WASHINGTON - By MATTHEW LEE
AP Diplomatic Writer
WASHINGTON (AP) -- President Donald Trump on Friday angrily accused Iran of violating the spirit of the landmark 2015 nuclear deal, accusing it of a long list of malign behavior and hitting its main military wing with terrorism sanctions. But Trump, breaking with a campaign pledge to rip up the agreement, said he was not yet ready to pull the U.S. out or re-impose nuclear sanctions.
Instead, he kicked the issue to Congress and the other parties to the seven-nation accord, telling lawmakers to toughen the law that governs U.S. participation and to fix a series of deficiencies in the agreement. Those include the expiration of several key restrictions under "sunset provisions" that begin to kick in in 2025, he said.
Trump warned that without the fixes, he would likely pull the U.S. out of the deal and snap previously lifted sanctions back into place.
Without improvements, he said in a White House speech, "the agreement will be terminated."
"It is under continuous review and our participation can be canceled by me as president at any time," he said.
The Latest on the U.S.-Iran nuclear deal (all times local):
President Donald Trump says he will not re-certify the Iran nuclear deal because the country is not living up to the spirit of the deal and has committed "multiple violations."
Trump says during a White House speech Friday that he "cannot and will not make this certification."
Trump says he is directing his administration to work closely with Congress to address the deal's "many flaws" and to make sure the country can never threaten the U.S. with nuclear weapons.
He says that if Congress can't come up with new legislation, he will terminate the Obama-era pact.
Any decision to re-impose nuclear-related sanctions would automatically kill America's participation in the deal.
Trump's move is essentially a compromise that allows him to condemn the accord but stop short of torpedoing it.
The Trump administration is hitting Iran's elite Revolutionary Guard with sanctions for supporting terrorism.
The new designation uses existing sanctions authority created by an executive order in 2001. The Treasury Department says the penalties are punishment for supporting the Quds force, an expeditionary unit of the Revolutionary Guard. The Treasury Department also says the Revolutionary Guard has supported lethal activities by Hezbollah and Hamas, and enabled Syrian President Bashar Assad's "relentless campaign of brutal violence against his own people."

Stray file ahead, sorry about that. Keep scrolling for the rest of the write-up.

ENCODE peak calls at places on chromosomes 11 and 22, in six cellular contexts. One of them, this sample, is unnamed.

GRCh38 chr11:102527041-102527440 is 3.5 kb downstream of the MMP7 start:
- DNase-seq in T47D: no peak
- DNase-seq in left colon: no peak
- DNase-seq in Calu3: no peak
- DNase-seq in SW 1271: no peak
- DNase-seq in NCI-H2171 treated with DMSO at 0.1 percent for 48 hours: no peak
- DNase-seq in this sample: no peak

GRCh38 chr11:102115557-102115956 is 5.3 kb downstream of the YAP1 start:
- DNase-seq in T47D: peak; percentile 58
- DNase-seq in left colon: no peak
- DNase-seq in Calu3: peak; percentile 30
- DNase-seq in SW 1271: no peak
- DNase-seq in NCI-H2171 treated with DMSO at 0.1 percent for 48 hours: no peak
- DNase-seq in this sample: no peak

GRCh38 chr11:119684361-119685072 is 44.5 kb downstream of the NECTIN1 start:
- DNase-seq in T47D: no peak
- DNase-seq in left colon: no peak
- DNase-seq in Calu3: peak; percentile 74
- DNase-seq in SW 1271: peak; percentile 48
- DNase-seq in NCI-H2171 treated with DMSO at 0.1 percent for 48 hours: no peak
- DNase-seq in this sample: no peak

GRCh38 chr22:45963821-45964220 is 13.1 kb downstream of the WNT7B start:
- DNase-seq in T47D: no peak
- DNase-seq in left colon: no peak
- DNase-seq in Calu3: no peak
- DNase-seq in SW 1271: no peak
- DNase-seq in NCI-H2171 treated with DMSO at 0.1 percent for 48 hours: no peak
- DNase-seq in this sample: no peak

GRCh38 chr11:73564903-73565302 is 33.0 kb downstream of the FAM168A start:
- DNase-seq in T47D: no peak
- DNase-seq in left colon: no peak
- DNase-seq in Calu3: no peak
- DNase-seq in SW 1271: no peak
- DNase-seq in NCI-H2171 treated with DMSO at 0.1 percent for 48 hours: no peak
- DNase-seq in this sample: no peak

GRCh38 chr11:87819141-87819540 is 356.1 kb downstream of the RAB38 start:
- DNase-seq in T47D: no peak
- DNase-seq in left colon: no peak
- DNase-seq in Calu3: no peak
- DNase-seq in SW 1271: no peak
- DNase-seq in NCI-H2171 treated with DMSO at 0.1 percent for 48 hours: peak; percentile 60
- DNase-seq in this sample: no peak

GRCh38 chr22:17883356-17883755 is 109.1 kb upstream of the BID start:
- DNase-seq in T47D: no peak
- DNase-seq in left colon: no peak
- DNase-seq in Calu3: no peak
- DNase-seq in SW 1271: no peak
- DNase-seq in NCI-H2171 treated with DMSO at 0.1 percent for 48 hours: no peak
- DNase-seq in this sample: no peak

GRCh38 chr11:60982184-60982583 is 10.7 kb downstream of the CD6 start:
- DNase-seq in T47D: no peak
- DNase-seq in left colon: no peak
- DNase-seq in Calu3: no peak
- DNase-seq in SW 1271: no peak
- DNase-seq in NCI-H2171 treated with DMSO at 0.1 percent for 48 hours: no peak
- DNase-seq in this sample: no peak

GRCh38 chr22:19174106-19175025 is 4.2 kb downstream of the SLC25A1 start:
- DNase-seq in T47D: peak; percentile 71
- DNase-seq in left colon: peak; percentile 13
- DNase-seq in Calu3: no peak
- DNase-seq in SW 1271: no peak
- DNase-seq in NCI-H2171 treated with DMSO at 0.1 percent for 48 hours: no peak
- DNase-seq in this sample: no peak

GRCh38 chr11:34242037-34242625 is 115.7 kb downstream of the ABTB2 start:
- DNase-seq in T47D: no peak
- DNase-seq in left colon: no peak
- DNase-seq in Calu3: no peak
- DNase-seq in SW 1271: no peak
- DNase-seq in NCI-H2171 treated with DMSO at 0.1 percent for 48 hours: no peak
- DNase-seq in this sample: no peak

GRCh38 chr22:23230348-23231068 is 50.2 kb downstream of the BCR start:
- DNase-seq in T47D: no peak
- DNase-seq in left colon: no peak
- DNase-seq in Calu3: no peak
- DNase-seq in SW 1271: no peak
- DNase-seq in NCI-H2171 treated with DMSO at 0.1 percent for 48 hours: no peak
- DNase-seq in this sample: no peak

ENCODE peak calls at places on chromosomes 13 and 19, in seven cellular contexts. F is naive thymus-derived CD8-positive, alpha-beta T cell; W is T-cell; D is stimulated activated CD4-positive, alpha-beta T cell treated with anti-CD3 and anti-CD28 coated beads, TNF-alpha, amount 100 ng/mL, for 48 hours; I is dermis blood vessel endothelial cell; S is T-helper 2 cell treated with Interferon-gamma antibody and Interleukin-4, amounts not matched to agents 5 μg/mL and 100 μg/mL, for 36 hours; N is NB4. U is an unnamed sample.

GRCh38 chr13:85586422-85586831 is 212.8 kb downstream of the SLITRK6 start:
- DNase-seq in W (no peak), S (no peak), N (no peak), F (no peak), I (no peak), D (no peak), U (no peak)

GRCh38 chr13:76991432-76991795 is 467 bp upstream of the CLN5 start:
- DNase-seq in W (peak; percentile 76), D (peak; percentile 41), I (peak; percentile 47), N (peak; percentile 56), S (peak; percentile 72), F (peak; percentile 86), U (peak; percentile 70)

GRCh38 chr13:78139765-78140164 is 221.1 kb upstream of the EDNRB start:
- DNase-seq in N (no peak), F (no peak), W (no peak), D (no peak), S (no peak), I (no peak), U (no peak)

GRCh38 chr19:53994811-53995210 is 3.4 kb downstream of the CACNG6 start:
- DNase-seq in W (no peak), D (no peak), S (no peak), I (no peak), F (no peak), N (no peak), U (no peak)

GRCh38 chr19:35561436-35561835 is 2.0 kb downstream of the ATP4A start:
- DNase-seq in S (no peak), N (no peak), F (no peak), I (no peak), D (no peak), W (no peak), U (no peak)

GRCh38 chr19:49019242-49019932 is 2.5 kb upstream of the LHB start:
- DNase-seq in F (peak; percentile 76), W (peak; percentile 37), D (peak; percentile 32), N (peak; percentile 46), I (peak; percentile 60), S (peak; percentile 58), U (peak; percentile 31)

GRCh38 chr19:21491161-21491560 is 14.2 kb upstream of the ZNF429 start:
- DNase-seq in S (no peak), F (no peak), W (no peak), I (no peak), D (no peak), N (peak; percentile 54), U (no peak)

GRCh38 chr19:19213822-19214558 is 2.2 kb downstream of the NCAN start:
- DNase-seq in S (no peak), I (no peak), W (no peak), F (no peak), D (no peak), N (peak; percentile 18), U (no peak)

But the U.S. is not adding the Revolutionary Guard to the formal U.S. list of foreign terrorist organizations. That step would force the U.S. to take even further steps against the Revolutionary Guard that Secretary of State Rex Tillerson says could be problematic.
President Donald Trump says Iran is not living up to the "spirit" of the nuclear deal that it signed in 2015. He's announcing a new strategy in a speech at the White House.
Trump says the administration will seek to counter the regime's destabilizing activities and will impose additional sanctions on the regime to block its financing of terrorism.
The president says the new strategy will also seek to address the proliferation of Iran's missiles and weapons.
And he says the U.S. will deny Iran's paths to develop nuclear weapons.
President Donald Trump is criticizing the Iran nuclear deal as he discusses his administration's approach going forward.
Trump says in a White House speech that the deal was "one of the worst" and most "one-sided transactions the United States has ever entered into."
Trump is arguing the sanctions lifted by the deal gave the country's leaders a "lifeline" when they were in financial trouble.
And he says the deal delivered weak inspections in exchange for no more than a temporary delay in Iran's path to nuclear weapons.
Trump is giving a speech unveiling his administration's new strategy for dealing with the country.
The chairman of the Senate Foreign Relations Committee says he'll be introducing legislation in the next two weeks that will address the international agreement that rolled back Iran's nuclear program.
Sen. Bob Corker says the bill won't violate the U.S. commitment to the nuclear deal. He says the measure requires the president to certify to Congress twice a year instead of every 90 days that Iran is complying with the pact. President Donald Trump has bristled over the frequency of the certifications.
The Tennessee Republican says the legislation would reinstitute U.S. sanctions against Iran if Tehran gets within one year of having nuclear weapons. The measure also expands the "verification powers" of the International Atomic Energy Agency.
He says he's working with Republican Sen. Tom Cotton on the legislation.
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